New Updates: Blood Pressure Meds, ACE Inhibitors, Cipro

older woman and doctor cutting down on medicines
Shared decision making nurse to patient
Suzanne B. Robotti
Suzanne B. Robotti Executive Director

A group of important new article and studies, most could save your life. But the one I like best is last, opitmism will allow you to live longer – yay happiness! 

Be well.


Blood Pressure Medicine 

A new study shows a very large benefit to taking blood pressure meds at night instead of in the morning. 20,000 people followed for six years found those taking their blood pressure medicine right before bed were 34% less likely to die of a heart attack, nearly half as likely to die of a stroke. The nighttime pill takers were 45% less likely to die from any cause than the morning pill takers. 

Bedtime hypertension treatment improves cardiovascular risk reduction: the Hygia Chronotherapy Trial – European Heart Journal Oct 23,2019 


ACE Inhibitors and Women 

Surprise! {Sarcasm} 

Once again, when women’s response to drugs are tested, it’s found that women need half the amount of meds than men. Using more doesn’t increase any benefits for women and only increases potential side effects and strain on organs.  

And may I point out that in a study TO STUDY WOMEN AS COMPARED TO MEN, three times as many men were in the study as women.

Identifying optimal doses of heart failure medications in 

men compared with women: a prospective, observational, 

cohort study  – Lancet, Aug 22, 2019 


Cipro and Damaged Heart Valves

A new study reveals a connection between FQ drugs (fluoroquinoline) like ciprofloxacin (Cipro) and levofloxacin, and damaged heart valves. The same study showed that amoxicillin, a different type of antibiotic, did not have the same elevated risk. The  Food and Drug Administration advised doctors to prescribe such drugs only when “no alternative treatment options” are available.

Journal of the American College of Cardiology, September 10, 2019 (Not available for public) 

Commonly used antibiotics may lead to heart problems – ScienceDaily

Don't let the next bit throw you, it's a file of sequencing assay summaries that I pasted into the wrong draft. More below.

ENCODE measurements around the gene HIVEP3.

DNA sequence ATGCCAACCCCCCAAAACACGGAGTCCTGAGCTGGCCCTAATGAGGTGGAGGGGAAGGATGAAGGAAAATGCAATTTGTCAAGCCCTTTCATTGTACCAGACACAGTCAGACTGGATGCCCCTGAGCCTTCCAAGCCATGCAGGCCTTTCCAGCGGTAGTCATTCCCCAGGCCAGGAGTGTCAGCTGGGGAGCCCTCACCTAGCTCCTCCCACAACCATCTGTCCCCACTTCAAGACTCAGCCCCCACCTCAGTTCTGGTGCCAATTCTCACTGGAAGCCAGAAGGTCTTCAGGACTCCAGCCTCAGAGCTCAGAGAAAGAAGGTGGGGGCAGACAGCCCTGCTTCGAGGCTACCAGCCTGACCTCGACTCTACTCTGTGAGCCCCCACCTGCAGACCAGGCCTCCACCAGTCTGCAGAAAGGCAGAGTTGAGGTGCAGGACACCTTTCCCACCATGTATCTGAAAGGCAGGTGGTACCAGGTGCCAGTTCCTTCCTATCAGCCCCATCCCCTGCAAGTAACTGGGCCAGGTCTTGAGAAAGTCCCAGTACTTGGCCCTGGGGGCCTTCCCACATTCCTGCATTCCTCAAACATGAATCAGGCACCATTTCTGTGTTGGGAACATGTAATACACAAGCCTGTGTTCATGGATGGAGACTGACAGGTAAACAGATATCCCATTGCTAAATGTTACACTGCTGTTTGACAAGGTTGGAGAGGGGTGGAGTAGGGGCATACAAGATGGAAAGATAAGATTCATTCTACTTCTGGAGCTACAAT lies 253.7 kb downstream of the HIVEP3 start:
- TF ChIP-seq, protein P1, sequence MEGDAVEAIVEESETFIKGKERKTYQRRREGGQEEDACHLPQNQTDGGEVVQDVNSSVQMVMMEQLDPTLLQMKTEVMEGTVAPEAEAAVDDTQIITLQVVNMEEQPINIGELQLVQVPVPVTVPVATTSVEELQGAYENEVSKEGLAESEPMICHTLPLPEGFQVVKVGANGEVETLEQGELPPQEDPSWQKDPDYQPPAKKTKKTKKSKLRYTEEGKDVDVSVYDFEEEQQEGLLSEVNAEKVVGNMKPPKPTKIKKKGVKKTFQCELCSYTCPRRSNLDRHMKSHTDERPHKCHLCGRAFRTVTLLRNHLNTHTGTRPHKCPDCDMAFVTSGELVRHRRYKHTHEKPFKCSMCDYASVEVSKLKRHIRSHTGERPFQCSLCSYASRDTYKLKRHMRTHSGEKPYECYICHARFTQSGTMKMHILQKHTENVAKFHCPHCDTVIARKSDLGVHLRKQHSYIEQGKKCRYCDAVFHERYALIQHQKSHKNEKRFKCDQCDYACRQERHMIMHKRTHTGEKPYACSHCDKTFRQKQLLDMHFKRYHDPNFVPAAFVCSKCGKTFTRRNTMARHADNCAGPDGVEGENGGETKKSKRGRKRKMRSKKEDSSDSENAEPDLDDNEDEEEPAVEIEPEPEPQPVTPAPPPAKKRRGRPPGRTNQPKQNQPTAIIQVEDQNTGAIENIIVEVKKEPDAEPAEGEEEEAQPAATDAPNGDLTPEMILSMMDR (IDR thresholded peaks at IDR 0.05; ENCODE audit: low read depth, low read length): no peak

Steroids and IBD 

The risk of using steroids include: bone loss, which can develop with even short-term and low-dose corticosteroid therapy; metabolic complications such as glucose intolerance and diabetes mellitus; increased intraocular pressure and glaucoma; and potentially lethal infections. To minimize the risk of toxicity, corticosteroids are increasingly recommended for short-term use only at the lowest effective dose 

About 28% of IBD patients had been prescribed steroids in the past 12 months. About half of those patients were identified as experiencing excess or dependency on steroids. Excess was avoidable in about half the cases. 

The takeaway? If you are prescribed steroids for IBD — Crohn’s disease (CD), ulcerative colitis (UC), and IBD unspecified (IBD-U) — if you and your healthcare provider determine that steroids are necessary for your IBD care, be certain to use them for the shortest period of time. 

Study: Too Many IBD Patients Treated Inappropriately – MedPage Today, Oct 19, 2019 

Assessment of steroid use as a key performance indicator in inflammatory bowel disease—analysis of data from 2385 UK patients – Alimentary Pharmacology and Therapeutics, Oct 8, 2019


New Article: Optimism and Heart Health 

Science concludes, “Don’t worry, be happy” is the path to a longer life. A meta-analysis (a study of studies) evaluated 15 studies that included nearly 230,000 people and found that men, women, old, rich and poor all had better cardiovascular health (fewer heart attacks, strokes and angina) and lived longer if they were optimistic. Study participants were followed for a mean time of more than 13 years.

Even better, the article notes multiple other studies show that optimists do better than pessimists on respiratory disease, cognitive dysfunction, infection and various cancers. To be fair, optimism is also associated with choosing to eat more healthfully than pessimists, exercising and choosing not to smoke. 

Concerned you’re a pessimist? The study authors note that cognitive behavioral therapy can turn you from a pessimist into a person with a bright outlook. The authors also suggest that future studies should try to identify the bio-behavioral mechanisms that cause this and evaluate the best interventions that promote optimism over pessimism. 

Association of Optimism With Cardiovascular Events and All-Cause Mortality – JAMA, Cardiology, September 27, 2019